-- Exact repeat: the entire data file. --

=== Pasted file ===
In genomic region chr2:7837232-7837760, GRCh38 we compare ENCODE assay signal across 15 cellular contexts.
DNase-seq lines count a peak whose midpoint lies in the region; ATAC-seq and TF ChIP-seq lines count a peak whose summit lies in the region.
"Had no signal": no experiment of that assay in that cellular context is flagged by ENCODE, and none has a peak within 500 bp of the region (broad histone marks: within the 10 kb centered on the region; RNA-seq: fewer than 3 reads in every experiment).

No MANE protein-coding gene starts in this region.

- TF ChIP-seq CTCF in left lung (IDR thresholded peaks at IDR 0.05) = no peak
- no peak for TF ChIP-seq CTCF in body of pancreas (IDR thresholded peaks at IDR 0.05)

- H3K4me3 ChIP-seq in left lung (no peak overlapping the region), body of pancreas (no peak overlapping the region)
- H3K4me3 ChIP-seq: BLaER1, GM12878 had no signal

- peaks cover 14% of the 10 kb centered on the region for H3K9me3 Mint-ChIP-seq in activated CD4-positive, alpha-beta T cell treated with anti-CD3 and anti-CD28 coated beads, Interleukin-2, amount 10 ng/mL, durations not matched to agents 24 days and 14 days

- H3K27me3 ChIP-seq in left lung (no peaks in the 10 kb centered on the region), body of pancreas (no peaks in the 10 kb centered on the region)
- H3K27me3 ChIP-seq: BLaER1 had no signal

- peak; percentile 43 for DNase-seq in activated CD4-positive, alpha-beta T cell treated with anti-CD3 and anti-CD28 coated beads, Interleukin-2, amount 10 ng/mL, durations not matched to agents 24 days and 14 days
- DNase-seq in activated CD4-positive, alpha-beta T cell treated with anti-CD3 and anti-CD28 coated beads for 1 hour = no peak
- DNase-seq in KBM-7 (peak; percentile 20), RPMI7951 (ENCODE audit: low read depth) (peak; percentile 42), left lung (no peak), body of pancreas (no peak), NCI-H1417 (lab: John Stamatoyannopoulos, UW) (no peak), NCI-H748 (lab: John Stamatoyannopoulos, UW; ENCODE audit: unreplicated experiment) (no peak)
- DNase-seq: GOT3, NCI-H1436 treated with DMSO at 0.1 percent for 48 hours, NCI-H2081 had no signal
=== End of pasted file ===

In genomic region chr2:7837232-7837760, GRCh38 we compare ENCODE assay signal across 15 cellular contexts.
DNase-seq lines count a peak whose midpoint lies in the region; ATAC-seq and TF ChIP-seq lines count a peak whose summit lies in the region.
"Had no signal": no experiment of that assay in that cellular context is flagged by ENCODE, and none has a peak within 500 bp of the region (broad histone marks: within the 10 kb centered on the region; RNA-seq: fewer than 3 reads in every experiment).

No MANE protein-coding gene starts in this region.

- TF ChIP-seq CTCF in left lung (IDR thresholded peaks at IDR 0.05) = no peak
- no peak for TF ChIP-seq CTCF in body of pancreas (IDR thresholded peaks at IDR 0.05)

- H3K4me3 ChIP-seq in left lung (no peak overlapping the region), body of pancreas (no peak overlapping the region)
- H3K4me3 ChIP-seq: BLaER1, GM12878 had no signal

- peaks cover 14% of the 10 kb centered on the region for H3K9me3 Mint-ChIP-seq in activated CD4-positive, alpha-beta T cell treated with anti-CD3 and anti-CD28 coated beads, Interleukin-2, amount 10 ng/mL, durations not matched to agents 24 days and 14 days

- H3K27me3 ChIP-seq in left lung (no peaks in the 10 kb centered on the region), body of pancreas (no peaks in the 10 kb centered on the region)
- H3K27me3 ChIP-seq: BLaER1 had no signal

- peak; percentile 43 for DNase-seq in activated CD4-positive, alpha-beta T cell treated with anti-CD3 and anti-CD28 coated beads, Interleukin-2, amount 10 ng/mL, durations not matched to agents 24 days and 14 days
- DNase-seq in activated CD4-positive, alpha-beta T cell treated with anti-CD3 and anti-CD28 coated beads for 1 hour = no peak
- DNase-seq in KBM-7 (peak; percentile 20), RPMI7951 (ENCODE audit: low read depth) (peak; percentile 42), left lung (no peak), body of pancreas (no peak), NCI-H1417 (lab: John Stamatoyannopoulos, UW) (no peak), NCI-H748 (lab: John Stamatoyannopoulos, UW; ENCODE audit: unreplicated experiment) (no peak)
- DNase-seq: GOT3, NCI-H1436 treated with DMSO at 0.1 percent for 48 hours, NCI-H2081 had no signal